A CHAIN of Indian restaurants has revealed it will commit to sourcing its meat
and vegetable supplies from Scotland, a move which is expected to pump £500,000 a year into local producers and growers.
Riaz Mohammed, director of Khushi’s restaurants in Edinburgh and Dunfermline and high-end Asian eatery Mithas, has signed a deal with East Lothian-based organic farm business, Phantassie, and is working on a deal to source hot chillies from a company in Fife.
Mohammed, who runs the family-owned restaurant chain along with his brother Islam, estimates that the group will spend about £100,000 a year on vegetables and £250,000 a year on red meat alone, with expenditure on Scottish produce averaging £500,000 per year.
“The reason for doing this is to get involved with the local community.
“Khushi’s has been around as a brand for many years now and now we have Mithas, which is a fine dining venture.
“As a family we are trying to give something back to Scotland, trying to source all our products locally and to do so responsibly.
“Rather than just looking at outright profit, we are now thinking that is a short-term gain, not a long-term future. All the produce we use we are now actively looking to source locally.
Phanstassie is one source, but also our supply of meat and chicken.”
Much of the produce will go to Mithas, which is understood to have been shortlisted for its first Michelin star.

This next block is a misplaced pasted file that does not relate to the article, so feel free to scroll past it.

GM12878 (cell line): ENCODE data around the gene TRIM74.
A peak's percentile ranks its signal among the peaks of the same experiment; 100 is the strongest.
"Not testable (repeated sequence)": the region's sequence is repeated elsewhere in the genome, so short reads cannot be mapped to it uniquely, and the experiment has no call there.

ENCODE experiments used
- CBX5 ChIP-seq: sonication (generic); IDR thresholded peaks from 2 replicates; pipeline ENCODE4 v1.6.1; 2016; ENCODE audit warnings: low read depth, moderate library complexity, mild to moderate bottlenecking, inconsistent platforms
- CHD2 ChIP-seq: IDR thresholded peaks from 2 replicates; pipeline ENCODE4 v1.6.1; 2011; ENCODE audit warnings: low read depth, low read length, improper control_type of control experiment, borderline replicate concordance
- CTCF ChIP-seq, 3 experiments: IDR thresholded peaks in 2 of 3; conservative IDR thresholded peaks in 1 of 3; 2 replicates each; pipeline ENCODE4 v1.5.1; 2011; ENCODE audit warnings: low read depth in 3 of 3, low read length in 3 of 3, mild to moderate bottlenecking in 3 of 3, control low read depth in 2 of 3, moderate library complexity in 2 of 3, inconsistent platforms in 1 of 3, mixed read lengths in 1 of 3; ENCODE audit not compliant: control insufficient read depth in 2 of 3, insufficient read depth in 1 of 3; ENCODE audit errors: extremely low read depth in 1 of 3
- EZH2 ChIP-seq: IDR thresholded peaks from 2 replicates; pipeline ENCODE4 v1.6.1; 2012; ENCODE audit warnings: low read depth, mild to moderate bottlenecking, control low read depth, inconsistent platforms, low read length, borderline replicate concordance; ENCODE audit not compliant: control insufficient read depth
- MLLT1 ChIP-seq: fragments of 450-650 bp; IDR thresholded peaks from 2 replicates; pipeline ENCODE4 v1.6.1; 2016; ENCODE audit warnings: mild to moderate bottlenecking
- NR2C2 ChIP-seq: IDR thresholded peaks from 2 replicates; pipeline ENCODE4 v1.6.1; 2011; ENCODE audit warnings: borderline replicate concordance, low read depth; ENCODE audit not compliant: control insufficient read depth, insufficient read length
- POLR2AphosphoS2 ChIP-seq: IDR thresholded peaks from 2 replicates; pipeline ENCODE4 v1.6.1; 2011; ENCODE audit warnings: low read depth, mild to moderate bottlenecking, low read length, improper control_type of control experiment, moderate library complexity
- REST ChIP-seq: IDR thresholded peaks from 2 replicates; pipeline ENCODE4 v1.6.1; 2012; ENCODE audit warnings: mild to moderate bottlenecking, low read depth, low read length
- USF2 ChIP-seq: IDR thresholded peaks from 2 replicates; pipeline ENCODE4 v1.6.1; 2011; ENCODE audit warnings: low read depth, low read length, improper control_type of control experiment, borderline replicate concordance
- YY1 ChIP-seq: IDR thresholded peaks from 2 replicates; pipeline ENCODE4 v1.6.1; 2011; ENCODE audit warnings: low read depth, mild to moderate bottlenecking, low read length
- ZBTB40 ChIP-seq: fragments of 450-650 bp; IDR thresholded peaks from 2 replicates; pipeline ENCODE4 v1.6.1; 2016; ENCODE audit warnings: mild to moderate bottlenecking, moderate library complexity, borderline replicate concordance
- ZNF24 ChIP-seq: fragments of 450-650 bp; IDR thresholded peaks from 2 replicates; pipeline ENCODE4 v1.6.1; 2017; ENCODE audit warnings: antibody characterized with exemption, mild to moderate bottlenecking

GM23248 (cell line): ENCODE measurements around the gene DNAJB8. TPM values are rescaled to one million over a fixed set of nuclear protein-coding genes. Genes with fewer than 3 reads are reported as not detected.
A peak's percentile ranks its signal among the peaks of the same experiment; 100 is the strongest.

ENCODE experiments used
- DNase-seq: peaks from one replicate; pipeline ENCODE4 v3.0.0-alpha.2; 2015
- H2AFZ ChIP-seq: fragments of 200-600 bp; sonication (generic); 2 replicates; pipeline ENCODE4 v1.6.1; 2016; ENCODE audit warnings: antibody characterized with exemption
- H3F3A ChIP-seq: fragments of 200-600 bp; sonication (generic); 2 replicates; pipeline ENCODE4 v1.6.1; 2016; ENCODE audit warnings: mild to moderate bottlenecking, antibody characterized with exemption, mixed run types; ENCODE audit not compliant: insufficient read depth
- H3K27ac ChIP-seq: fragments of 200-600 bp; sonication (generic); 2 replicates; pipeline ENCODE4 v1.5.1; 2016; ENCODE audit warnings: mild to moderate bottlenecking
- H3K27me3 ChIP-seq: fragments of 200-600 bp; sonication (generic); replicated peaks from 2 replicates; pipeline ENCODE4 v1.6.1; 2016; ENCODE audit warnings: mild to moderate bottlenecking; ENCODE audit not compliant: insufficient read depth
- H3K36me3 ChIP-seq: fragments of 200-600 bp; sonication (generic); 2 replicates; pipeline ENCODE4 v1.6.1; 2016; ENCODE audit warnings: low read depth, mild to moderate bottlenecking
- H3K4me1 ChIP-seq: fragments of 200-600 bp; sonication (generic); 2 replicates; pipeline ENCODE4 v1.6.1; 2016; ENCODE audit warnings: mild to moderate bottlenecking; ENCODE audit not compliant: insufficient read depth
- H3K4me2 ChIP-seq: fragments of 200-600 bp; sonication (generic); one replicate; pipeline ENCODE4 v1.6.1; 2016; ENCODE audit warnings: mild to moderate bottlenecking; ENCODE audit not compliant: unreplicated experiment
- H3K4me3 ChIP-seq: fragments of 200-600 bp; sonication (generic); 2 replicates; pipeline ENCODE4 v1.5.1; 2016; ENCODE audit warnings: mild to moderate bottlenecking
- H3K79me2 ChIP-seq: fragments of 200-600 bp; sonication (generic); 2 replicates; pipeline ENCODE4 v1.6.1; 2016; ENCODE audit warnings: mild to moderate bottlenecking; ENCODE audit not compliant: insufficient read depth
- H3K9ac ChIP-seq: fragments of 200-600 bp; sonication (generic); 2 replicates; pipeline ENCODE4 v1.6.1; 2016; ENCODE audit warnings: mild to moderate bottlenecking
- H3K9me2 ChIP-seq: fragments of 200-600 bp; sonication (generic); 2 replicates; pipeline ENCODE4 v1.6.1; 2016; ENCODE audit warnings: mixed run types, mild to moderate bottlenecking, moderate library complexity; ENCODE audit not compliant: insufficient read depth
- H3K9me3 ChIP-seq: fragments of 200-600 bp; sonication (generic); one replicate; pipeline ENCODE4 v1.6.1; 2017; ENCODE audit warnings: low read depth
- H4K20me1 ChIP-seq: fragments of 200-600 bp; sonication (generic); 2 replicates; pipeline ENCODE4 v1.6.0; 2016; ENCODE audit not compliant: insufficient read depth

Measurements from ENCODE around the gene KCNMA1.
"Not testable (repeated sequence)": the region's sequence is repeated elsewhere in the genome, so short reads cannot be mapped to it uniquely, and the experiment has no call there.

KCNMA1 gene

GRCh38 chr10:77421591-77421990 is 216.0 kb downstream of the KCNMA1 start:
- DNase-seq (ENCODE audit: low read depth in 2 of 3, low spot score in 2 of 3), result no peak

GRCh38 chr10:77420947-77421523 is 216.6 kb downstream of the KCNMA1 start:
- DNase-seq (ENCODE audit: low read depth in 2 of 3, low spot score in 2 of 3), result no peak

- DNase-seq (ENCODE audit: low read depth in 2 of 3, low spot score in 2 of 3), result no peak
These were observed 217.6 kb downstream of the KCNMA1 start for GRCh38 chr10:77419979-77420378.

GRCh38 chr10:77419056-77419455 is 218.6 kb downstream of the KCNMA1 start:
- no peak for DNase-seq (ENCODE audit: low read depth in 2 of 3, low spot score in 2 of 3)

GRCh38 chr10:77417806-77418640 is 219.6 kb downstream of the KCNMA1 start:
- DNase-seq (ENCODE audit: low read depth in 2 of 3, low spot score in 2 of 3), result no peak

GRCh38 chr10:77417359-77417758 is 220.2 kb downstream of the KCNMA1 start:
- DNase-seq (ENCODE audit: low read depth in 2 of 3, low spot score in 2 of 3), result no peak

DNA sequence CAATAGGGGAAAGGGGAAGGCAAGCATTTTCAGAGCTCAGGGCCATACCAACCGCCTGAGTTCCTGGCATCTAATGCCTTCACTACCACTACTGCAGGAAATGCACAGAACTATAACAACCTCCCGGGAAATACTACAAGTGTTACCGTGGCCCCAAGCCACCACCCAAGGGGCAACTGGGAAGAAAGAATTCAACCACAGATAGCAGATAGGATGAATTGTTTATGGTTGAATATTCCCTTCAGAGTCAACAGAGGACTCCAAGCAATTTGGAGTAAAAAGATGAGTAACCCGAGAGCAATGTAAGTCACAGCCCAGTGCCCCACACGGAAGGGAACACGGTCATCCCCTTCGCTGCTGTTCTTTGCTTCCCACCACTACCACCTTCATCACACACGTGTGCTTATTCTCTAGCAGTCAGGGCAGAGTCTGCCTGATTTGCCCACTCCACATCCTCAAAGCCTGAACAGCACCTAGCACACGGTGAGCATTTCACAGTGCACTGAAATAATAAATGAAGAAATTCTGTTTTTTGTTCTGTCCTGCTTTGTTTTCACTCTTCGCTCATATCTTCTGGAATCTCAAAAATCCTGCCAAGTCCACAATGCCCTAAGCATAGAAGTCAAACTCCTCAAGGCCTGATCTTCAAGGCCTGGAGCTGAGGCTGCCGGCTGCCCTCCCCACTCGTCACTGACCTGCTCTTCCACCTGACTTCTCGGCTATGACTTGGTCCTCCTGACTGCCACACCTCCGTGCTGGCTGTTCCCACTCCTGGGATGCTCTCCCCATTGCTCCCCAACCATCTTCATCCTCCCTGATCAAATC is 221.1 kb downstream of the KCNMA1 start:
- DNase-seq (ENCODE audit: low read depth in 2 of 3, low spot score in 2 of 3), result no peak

The family opened the upscale restaurant last year and has since been picking up numerous awards, having lured some top Indian chefs from restaurants in London, including the prestigious Cinnamon Club.
The brothers are following the example of top UK chefs such as Tom Kitchin, who base their cuisine on local and seasonal products.
But this is thought to be a first for the ethic cuisine sector, which until now has tended to focus on the authenticity of ingredients, especially herbs and spices, rather than where they come from.
Mohammed admits that his restaurants won’t be able to source all supplies from Scotland all of the time – the company will still have to source spinach from Spain for its
saag aloo over the winter, for example.
“The amount of money we will be putting back into the local community is considerable.”
He said that sourcing locally would push up the restaurants’ costs but that the effect of this “won’t be too bad”.
“We also get to cut out the middle man - but what we are trying to do is support other businesses. We give them custom and they give us custom.”
Chillilicious, Scotland’s only chilli farm, will treble production this year on the back of demand from Khushi’s as well as from other companies.
Started by mother and daughter team Tricia and Stacey Galfskiy in 2011, demand for chilli has “far exceeded” their expectations.
The growers expect to have three “polytunnels” up and running by the end of the year after enquiries started pouring in.
Daughter Stacey said: “We started being approached by local business owners
in March this year, asking about the possibility of supplying fresh chillies for them.
It was then that I realised what a fantastic opportunity our chilli farm is, not only for us, but for other SMEs, and I knew we had to expand to allow these exciting collaborations to take place.”
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Source: the scotsman
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